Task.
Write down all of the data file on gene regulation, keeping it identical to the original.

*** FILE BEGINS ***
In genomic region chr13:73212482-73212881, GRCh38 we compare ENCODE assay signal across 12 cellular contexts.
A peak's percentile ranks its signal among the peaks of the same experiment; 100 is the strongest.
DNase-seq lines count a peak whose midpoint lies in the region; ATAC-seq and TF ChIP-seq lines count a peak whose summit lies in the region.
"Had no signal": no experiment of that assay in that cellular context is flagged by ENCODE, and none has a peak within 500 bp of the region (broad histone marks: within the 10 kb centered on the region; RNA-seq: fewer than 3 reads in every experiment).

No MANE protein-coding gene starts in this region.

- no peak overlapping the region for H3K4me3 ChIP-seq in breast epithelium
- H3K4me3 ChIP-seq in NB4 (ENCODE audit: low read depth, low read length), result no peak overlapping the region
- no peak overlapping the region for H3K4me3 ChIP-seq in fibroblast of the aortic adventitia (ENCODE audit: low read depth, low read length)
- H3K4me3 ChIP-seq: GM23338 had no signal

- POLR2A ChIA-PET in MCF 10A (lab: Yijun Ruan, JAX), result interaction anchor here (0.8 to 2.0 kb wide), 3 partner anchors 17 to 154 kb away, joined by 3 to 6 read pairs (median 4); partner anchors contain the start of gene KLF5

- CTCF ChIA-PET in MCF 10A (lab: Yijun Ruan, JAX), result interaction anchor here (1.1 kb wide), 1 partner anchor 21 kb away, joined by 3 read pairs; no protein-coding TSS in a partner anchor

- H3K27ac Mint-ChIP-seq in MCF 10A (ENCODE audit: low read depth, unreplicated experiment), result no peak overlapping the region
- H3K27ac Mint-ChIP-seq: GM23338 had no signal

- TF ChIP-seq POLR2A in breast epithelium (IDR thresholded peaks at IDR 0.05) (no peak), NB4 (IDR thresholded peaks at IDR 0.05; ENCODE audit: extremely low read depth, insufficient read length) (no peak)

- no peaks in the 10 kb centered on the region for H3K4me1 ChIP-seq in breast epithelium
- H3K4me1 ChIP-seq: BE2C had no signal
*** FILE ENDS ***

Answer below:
In genomic region chr13:73212482-73212881, GRCh38 we compare ENCODE assay signal across 12 cellular contexts.
A peak's percentile ranks its signal among the peaks of the same experiment; 100 is the strongest.
DNase-seq lines count a peak whose midpoint lies in the region; ATAC-seq and TF ChIP-seq lines count a peak whose summit lies in the region.
"Had no signal": no experiment of that assay in that cellular context is flagged by ENCODE, and none has a peak within 500 bp of the region (broad histone marks: within the 10 kb centered on the region; RNA-seq: fewer than 3 reads in every experiment).

No MANE protein-coding gene starts in this region.

- no peak overlapping the region for H3K4me3 ChIP-seq in breast epithelium
- H3K4me3 ChIP-seq in NB4 (ENCODE audit: low read depth, low read length), result no peak overlapping the region
- no peak overlapping the region for H3K4me3 ChIP-seq in fibroblast of the aortic adventitia (ENCODE audit: low read depth, low read length)
- H3K4me3 ChIP-seq: GM23338 had no signal

- POLR2A ChIA-PET in MCF 10A (lab: Yijun Ruan, JAX), result interaction anchor here (0.8 to 2.0 kb wide), 3 partner anchors 17 to 154 kb away, joined by 3 to 6 read pairs (median 4); partner anchors contain the start of gene KLF5

- CTCF ChIA-PET in MCF 10A (lab: Yijun Ruan, JAX), result interaction anchor here (1.1 kb wide), 1 partner anchor 21 kb away, joined by 3 read pairs; no protein-coding TSS in a partner anchor

- H3K27ac Mint-ChIP-seq in MCF 10A (ENCODE audit: low read depth, unreplicated experiment), result no peak overlapping the region
- H3K27ac Mint-ChIP-seq: GM23338 had no signal

- TF ChIP-seq POLR2A in breast epithelium (IDR thresholded peaks at IDR 0.05) (no peak), NB4 (IDR thresholded peaks at IDR 0.05; ENCODE audit: extremely low read depth, insufficient read length) (no peak)

- no peaks in the 10 kb centered on the region for H3K4me1 ChIP-seq in breast epithelium
- H3K4me1 ChIP-seq: BE2C had no signal